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f1: Biomass production by N. gaditana.(a) N. gaditana production of biomass, lipids, protein and sugars quantified during continuous growth over a period of 3 months in 50% salinity seawater medium supplemented with nitrate, phosphate and CO2 with continuous 1,000 μE light. Every week, half of the culture was collected and replaced with fresh medium. Inset values show the yield in mg l−1 per day. Values are from 12 measurements and error bars show the standard deviation. (b) Chart illustrating collected biomass compositions, the majority of which consists of lipids even under nutrient replete conditions. Inset values show percentage of total biomass. (c) Comparison of N. gaditana lipid production rates with other algae examined in this work. Values are from at least three separate experiments and error bars show the standard deviation. (d) Comparison of N. gaditana large-scale production rates with other biofuel production platforms. Bars in green indicate our estimations; bars in grey indicate estimations by Atsumi et al. 30 The values for N. gaditana have been extrapolated from 1 l cultures and adjusted for our observed productivity in 12 h/12 h light/dark cycles. The S. elongatus production values are for 24 h light and would presumably be lower in 12 h/12 h light/dark cycles.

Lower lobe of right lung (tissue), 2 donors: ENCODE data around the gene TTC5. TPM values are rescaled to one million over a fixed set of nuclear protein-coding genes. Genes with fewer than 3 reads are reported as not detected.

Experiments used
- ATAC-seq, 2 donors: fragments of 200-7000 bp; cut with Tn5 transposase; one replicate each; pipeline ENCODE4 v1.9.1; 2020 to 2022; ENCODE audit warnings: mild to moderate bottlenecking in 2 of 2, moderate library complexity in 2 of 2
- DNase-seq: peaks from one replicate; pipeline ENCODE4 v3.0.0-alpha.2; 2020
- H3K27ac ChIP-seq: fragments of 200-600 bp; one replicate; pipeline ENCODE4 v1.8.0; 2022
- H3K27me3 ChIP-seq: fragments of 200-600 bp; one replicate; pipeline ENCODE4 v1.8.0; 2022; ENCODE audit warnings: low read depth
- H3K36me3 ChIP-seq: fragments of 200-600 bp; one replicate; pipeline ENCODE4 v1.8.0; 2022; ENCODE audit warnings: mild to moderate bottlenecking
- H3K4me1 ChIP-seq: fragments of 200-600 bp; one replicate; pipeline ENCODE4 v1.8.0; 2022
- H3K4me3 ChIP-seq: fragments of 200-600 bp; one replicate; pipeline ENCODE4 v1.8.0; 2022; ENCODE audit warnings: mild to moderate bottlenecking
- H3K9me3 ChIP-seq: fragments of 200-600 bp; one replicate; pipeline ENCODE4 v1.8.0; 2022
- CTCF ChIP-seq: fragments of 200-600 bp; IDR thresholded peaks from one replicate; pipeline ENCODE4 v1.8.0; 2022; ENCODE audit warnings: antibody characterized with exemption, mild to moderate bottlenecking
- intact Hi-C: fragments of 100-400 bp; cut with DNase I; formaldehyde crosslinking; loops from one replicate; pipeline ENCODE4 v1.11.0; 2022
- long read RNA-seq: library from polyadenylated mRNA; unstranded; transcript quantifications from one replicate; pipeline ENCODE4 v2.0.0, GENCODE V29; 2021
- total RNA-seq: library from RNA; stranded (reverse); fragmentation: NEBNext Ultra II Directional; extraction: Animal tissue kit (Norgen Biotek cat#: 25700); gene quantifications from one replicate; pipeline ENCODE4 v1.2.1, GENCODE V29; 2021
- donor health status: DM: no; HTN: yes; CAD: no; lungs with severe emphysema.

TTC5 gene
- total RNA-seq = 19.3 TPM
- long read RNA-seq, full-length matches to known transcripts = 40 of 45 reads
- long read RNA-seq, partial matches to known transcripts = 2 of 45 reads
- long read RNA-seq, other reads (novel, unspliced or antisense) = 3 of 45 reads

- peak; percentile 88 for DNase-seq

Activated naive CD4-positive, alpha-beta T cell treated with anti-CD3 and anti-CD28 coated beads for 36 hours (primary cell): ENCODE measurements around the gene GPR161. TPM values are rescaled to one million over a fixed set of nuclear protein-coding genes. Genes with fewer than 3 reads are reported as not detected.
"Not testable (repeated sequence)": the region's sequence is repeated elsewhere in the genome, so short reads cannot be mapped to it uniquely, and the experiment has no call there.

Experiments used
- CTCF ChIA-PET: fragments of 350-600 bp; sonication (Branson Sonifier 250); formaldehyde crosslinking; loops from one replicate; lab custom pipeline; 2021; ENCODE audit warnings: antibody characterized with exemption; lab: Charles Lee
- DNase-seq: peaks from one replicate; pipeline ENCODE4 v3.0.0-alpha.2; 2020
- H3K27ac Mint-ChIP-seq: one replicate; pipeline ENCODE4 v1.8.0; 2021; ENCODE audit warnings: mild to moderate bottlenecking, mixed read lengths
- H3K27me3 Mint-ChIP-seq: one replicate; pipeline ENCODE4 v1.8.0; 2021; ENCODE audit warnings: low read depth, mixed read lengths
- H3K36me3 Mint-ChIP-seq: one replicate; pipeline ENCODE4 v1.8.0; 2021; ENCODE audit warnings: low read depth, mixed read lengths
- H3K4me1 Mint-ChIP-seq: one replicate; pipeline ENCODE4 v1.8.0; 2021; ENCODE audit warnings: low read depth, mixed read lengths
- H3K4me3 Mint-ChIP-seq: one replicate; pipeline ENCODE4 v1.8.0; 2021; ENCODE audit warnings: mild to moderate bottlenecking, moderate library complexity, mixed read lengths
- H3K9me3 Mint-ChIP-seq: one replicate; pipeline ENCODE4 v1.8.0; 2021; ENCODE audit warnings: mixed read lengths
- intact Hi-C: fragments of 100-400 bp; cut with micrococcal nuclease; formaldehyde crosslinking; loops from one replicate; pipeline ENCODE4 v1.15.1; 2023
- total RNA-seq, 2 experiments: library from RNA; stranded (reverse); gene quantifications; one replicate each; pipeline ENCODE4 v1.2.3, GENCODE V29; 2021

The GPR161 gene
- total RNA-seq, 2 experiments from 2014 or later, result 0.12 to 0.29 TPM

Mentions: N. gaditana is a robust producer of both biomass and lipids under a wide array of culture conditions, including minimal f/2 seawater medium and artificial seawater (10–120% seawater salinity, pH 7–10) supplemented with nitrate, phosphate and CO2. The yields from N. gaditana cultures grown in f/2 medium at 50% seawater salinity are shown in Figure 1a,b. Yields of 0.65 g l−1 d−1 biomass and 0.31 g l−1 d−1 total lipids were achieved over a period of 3 months in 1 l Roux Flasks sparged with air/2% CO2, when half the cultures were exchanged for fresh medium every week. Lipid body accumulation can be triggered/enhanced in most algae by nitrogen deprivation or other stress conditions27, and the high lipid content (47.5%) in actively growing cultures of N. gaditana is likely facilitated by the rapid depletion of nitrate in dense cultures (3–8 g l−1) during growth. Optimal lipid yields were obtained with a starting culture density of ~3.6 g l−1. It is likely that lack of light penetration due to self-shading is the main limiting factor for cultures at higher starting densities. Low-density cultures (<0.5 g l−1) can be growth inhibited by high light (>200 μE) but the higher density cultures have good production between 1,000 μE and 2,000 μE. For medium to high-density cultures (3–10 g l−1), no substantial increase in productivity is observed on increasing the light from 1,000 μE to 2,000 μE, supporting the hypothesis that self shading becomes the limiting factor at these densities. The laboratory productivity numbers have been extrapolated to calculate potential lipid yields in comparison with other algae (Fig. 1c) and to other biofuel production platforms (Fig. 1d). In Figure 1d, the green bars indicate our extrapolations based on data from Chisti et al.28 and Chen et al.29, whereas grey bars indicate estimations originally provided by Atsumi et al.30 It is important to note that some of the values represent actual production yields from large-scale cultivation (Soy, Palm)2831, whereas other values are extrapolated from small scale cultures with 24 h light (Synechococcus elongatus Isobutyraldehyde and Isobutanol). The N. gaditana lipid production yields have been derived from small scale cultures with 12 h light/12 h dark cycles and therefore provide a more realistic estimation relative to S. elongatus. Robust lipid yields from Nannochloropsis scale from 25 ml cultures to 8 l cultures under laboratory conditions, to 10-hectare outdoor ponds where it is grown on a commercial scale (Hairong Electric Company and Seambiotic). The high lipid content of N. gaditana cells is apparent on fluorescent labelling of algal triglycerides with the lipophilic dye, BODIPY. Actively growing cells have a constitutive lipid droplet that expands within cells in stationary phase or during nitrogen deprivation (Supplementary Fig. S1a,b respectively). The large majority of lipids in N. gaditana are composed of palmitic and palmitoleic acid with a minor content of myristic and oleic acid (Supplementary Fig. S1c), resulting in a relatively simple fatty acid profile, and these fatty acids can be used for the production of biodiesel or biopetrol.